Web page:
Jake Van Dyk, et al., London Regional Cancer Centre and University of Western Ontario (resume)
Cancer and Radiation Therapy
Cancer is the most significant health care problem in the western world surpassing heart disease as the leading cause of potential years of life lost. In Canada, about 134,000 people are diagnosed annually with cancer. This represents more than one in three people who will develop cancer during their lifetimes. Radiation will be used to treat approximately 66,000 new cancer patients per year of whom 33,000 will be treated with an attempt to cure the disease.
The radiation therapy process is complex and involves multiple steps.
The process begins with patient diagnosis and three-dimensional (3-D) imaging, through various steps that prepare the patient for treatment and, finally, to treatment verification and actual radiation dose delivery. Patients who are treated for cure receive high radiation doses of 60 to 70 Gy, given in 30 to 40 daily fractions at the rate of 5 fractions per week.
There are several critical steps in this process. One of these is the use of sophisticated 3-D imaging using computerized tomography (CT), magnetic resonance imaging (MRI), single photon emission tomography (SPECT), or positron emission tomography (PET). These imaging modalities have evolved dramatically over the last decade and provide information about tumour location and tumour extent, with each modality providing unique information that is especially relevant for specific tumour types.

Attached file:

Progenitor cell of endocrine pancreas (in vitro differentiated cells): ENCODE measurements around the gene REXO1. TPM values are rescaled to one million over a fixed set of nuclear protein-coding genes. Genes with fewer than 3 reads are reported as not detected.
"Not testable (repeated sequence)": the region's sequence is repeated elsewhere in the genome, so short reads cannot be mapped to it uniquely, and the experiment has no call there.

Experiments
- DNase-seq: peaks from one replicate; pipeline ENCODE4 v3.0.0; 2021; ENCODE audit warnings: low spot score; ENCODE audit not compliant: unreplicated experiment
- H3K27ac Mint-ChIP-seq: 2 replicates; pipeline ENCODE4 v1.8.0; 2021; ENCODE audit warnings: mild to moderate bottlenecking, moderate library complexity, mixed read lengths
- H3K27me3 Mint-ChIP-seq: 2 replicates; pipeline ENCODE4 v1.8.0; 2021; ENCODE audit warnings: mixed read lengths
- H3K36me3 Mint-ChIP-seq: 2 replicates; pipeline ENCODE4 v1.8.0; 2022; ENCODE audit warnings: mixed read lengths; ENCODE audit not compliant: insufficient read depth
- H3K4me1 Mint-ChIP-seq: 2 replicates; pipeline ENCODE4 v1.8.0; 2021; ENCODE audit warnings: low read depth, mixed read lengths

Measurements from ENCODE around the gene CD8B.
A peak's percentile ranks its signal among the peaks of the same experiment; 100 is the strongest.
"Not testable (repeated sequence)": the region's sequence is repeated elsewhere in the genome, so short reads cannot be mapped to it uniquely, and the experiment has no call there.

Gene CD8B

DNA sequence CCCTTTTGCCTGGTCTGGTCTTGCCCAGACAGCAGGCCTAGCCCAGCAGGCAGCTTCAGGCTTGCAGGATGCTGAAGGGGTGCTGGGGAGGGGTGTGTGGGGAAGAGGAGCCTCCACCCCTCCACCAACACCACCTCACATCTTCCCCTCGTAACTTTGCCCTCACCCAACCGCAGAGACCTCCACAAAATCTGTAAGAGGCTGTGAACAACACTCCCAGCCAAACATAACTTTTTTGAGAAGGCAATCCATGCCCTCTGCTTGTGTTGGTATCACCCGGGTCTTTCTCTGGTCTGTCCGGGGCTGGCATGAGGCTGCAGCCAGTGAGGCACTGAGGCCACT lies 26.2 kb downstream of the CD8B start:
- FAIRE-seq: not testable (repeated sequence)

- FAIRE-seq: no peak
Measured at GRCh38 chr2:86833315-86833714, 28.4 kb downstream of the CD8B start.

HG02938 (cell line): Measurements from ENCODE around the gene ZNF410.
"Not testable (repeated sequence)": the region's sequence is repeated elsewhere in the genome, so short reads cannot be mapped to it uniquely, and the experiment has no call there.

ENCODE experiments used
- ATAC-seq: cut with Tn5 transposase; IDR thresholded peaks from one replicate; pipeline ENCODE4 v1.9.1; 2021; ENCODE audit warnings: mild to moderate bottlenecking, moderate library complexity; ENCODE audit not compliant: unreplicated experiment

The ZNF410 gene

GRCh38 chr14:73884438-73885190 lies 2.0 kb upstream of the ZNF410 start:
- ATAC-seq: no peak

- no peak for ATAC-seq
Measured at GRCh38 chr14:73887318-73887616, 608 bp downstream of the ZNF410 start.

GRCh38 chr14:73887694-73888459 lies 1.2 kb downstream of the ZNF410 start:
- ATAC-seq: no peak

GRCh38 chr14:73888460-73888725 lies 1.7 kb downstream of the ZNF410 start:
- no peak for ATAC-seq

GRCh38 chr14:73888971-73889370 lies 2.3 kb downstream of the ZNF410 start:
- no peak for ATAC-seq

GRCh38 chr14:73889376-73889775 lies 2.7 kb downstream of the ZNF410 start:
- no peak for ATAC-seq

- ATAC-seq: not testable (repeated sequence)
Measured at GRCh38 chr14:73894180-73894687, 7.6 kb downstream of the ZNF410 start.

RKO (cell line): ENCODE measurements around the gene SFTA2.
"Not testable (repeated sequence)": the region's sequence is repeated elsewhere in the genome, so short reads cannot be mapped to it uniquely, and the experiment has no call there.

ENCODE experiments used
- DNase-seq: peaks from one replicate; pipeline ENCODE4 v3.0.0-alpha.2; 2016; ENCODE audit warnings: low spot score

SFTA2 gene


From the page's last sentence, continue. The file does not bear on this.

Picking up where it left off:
With such image data, sophisticated dose calculations can be performed using shaped radiation beams from various directions to yield optimized treatment plans.
In addition to imaging for therapy planning, there are a number of requirements in order to deliver a prescribed radiation dose to the patient with a sufficient control and accuracy. These relate to the technologies used to deliver the dose to the patient and the computerized calculational procedures that are required to optimize the treatment technique and to predict precisely the dose that will be given to the patient using complex radiation delivery technologies.
Modern Dose Delivery
One of the unique features of radiation therapy, compared to other forms of cancer treatment, is that the radiation can be delivered in an anatomically and geometrically specific fashion by using radiation field collimation and beam shaping.